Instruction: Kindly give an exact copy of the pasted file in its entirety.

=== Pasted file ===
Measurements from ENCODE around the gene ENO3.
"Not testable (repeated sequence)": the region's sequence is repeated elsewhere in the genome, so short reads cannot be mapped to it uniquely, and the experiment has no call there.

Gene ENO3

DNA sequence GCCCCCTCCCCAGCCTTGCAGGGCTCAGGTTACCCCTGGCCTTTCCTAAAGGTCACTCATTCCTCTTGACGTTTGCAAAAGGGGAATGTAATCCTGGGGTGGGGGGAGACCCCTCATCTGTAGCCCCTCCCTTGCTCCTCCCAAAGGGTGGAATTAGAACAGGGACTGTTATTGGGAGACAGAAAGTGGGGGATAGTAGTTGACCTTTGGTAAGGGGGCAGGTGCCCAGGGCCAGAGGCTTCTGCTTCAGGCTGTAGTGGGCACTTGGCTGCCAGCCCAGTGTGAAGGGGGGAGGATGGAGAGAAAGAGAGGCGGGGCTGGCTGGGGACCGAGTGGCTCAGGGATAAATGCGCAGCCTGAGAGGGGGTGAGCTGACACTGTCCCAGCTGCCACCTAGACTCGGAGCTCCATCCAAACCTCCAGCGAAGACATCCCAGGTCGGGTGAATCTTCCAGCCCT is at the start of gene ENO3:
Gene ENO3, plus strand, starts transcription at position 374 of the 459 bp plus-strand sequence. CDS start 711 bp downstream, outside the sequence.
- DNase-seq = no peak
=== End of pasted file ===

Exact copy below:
Measurements from ENCODE around the gene ENO3.
"Not testable (repeated sequence)": the region's sequence is repeated elsewhere in the genome, so short reads cannot be mapped to it uniquely, and the experiment has no call there.

Gene ENO3

DNA sequence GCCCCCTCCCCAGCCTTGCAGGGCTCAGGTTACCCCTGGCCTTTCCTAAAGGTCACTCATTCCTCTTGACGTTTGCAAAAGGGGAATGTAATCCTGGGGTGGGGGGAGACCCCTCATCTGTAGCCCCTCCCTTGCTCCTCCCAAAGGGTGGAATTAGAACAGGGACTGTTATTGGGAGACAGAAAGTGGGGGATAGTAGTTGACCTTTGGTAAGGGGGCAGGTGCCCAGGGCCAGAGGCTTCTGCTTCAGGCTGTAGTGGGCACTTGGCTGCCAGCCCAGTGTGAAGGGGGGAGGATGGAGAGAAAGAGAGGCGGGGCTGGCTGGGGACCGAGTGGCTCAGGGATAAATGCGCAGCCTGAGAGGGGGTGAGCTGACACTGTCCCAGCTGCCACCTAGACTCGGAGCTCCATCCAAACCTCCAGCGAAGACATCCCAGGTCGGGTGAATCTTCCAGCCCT is at the start of gene ENO3:
Gene ENO3, plus strand, starts transcription at position 374 of the 459 bp plus-strand sequence. CDS start 711 bp downstream, outside the sequence.
- DNase-seq = no peak